In the wake of the Omagh bombing, four months after the Good Friday Agreement in 1998, one of the defiant decisions made was to build a new model of shared education close to the town centre.

The plan involved constructing an education hub for up to 4,000 students on the site of disused British Army base.

Significant elements of the proposed Shrule campus are behind schedule.

But one section, the Arvalee Special School, is up and running and since the pandemic emergency it has continued to stay open.

"The staff supported the decision to stay open and I can't thank them enough. We were fortunate because of the resources we have," said Jonathan Gray, principal at Arvalee.

"Was it an easy decision? No, it never is.  There are so many unknowns about Covid -19.

"Even now the research is getting updated daily with new variants and what not but we do our best for the children. We believe it was best endeavours and that’s what we have sought to do."

The resources at Jonathan Gray’s disposal include a new building with sufficient space to allow for the creation of six independent bubbles.

In pre-Covid times, Arvalee had 160 pupils, from beginners right up to 19-year-olds.

The principal leads a team of 86 classroom staff and an additional ten colleagues in administrative, catering and caretaking roles.

Throughout the pandemic emergency, the complex has followed a 'normal school hours’ policy. Students arrive in family cars, taxis and school buses. Personnel are in place to operate a strict social distancing policy.

In one classroom, we met Kathleen Gallagher Arruda. She was working in London when she met her Brazilian-born future husband. She has been back home teaching for the past seven years. 

She fully supports the policy of keeping Arvalee open.

"I’m a mother of two children and we do have our fears.  We are very aware of our health and safety … it’s always there," Kathleen explained.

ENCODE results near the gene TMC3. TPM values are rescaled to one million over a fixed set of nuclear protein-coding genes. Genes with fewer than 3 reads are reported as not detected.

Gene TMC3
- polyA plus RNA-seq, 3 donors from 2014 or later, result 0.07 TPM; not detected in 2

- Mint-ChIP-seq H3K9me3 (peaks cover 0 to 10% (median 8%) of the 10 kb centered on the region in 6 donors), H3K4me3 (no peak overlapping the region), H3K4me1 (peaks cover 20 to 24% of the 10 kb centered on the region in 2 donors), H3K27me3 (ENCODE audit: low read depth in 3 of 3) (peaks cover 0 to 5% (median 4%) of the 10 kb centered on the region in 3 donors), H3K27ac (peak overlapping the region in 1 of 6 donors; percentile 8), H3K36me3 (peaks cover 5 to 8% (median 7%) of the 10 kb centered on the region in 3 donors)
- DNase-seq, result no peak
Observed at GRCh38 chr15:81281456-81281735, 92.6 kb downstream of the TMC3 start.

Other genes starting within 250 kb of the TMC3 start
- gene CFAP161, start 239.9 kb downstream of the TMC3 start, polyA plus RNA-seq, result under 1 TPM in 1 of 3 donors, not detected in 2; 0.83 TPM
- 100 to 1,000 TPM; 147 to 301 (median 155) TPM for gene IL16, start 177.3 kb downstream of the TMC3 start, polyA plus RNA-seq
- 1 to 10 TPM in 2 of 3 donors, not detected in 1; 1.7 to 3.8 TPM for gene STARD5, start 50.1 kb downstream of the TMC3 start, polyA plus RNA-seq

"In class, the children are aware of the virus, particularly when it is mentioned on social media, they get concerned about it. But when they are here in Arvalee, in their bubble, they seem to release that tension again and they become comfortable and get on with their learning.

"We are very fortunate in the design of the school. We have our own bubble and we have an outdoor space which is accessible, with our own entrance and exit."

Amy McElhatton is another teacher from the locality. Her wedding has been postponed on three occasions since the health emergency began.

She and her partner thought about moving to a wedding venue across the border as the conditions changed. 

Their latest plan is to get married in November with the Slieve Russell hotel in Co Cavan for the reception.

She said: "I personally am very comfortable coming in to school. The children seem very happy to do so. They all feel safe and are enjoying the lessons.

"School has a massive impact on how they feel. Any change would confuse things for them. We have safety procedures in place and school is definitely benefiting the children."

On a cold January afternoon, principal Jonathan Gray and his colleagues supervised their pupils as they used the range of school’s play facilities. The principal recalled the uncertainty in the early days of the pandemic.

He said: "When we initially opened in March the parents were nervous about sending the children in. But they were under so much pressure and they had nowhere else to turn to.

"We kept saying ‘send your kid in and we will do our best’. And as you can see, the kids are happy here. Now we keep ticking over.

"On a daily basis I ask myself ‘do I have enough staff, do I have everything in place to keep the kids safe?’.  But so far, so good and we pray it keeps going."

So often, Omagh Co Tyrone is associated with the brutal destruction of innocent life.

During this other version of dark times, Arvalee school, built on the site of an army barracks, provides its special offering of hope.